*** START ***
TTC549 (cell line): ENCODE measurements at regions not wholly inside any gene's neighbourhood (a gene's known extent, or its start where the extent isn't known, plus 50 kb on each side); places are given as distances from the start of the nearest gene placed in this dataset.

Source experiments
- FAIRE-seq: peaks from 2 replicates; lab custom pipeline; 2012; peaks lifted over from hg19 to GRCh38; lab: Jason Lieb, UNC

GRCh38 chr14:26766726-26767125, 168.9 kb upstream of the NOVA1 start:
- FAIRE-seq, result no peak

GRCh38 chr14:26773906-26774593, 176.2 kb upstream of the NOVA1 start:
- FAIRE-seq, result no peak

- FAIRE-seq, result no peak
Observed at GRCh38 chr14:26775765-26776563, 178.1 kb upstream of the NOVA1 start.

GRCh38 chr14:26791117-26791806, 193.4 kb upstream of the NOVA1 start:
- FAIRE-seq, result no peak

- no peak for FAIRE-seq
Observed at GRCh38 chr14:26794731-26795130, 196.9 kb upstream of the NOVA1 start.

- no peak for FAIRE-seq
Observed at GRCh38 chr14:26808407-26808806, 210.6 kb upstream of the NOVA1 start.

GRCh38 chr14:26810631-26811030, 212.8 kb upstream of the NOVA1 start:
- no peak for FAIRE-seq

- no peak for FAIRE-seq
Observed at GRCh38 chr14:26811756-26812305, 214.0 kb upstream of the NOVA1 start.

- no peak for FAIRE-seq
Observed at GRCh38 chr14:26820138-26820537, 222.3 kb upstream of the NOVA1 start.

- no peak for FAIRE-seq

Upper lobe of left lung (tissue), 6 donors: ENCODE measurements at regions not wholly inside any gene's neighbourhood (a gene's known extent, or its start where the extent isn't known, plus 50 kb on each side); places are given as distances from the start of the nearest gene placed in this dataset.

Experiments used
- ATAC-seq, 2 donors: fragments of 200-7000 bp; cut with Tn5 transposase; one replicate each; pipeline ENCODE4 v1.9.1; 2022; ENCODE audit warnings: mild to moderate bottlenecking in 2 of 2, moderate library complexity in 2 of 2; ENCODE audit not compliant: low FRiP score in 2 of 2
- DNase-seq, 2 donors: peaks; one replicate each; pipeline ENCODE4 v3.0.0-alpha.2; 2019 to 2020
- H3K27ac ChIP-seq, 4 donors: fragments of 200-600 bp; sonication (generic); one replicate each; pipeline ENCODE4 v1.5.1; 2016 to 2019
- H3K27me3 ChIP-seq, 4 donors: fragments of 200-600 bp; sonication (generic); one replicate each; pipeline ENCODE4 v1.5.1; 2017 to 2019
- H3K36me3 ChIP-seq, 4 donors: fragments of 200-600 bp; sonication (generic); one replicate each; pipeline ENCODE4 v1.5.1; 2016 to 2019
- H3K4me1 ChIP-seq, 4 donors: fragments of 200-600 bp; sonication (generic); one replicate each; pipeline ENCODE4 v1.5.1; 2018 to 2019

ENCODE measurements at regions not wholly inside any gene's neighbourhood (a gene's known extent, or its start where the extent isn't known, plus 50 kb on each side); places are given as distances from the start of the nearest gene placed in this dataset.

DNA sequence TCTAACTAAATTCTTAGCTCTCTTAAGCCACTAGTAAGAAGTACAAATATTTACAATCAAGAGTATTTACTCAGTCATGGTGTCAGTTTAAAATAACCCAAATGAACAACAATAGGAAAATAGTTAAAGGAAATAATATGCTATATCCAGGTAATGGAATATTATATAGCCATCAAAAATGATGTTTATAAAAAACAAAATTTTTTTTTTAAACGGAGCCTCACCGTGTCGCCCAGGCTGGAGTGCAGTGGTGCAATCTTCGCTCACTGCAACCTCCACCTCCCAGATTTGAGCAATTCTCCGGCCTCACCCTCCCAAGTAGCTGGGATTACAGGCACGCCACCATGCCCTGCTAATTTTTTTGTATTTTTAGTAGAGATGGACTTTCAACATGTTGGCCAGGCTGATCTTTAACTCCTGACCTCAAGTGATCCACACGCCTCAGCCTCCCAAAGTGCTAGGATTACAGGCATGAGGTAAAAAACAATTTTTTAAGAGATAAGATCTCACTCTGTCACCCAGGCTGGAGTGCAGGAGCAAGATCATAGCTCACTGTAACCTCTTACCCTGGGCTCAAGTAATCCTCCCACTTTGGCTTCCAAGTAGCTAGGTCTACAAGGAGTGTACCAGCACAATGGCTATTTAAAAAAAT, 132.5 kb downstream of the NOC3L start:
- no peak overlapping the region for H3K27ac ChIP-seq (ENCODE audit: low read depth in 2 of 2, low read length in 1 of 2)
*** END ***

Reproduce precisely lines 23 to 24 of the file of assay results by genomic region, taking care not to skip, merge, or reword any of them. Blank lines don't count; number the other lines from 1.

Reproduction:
Upper lobe of left lung (tissue), 6 donors: ENCODE measurements at regions not wholly inside any gene's neighbourhood (a gene's known extent, or its start where the extent isn't known, plus 50 kb on each side); places are given as distances from the start of the nearest gene placed in this dataset.

Experiments used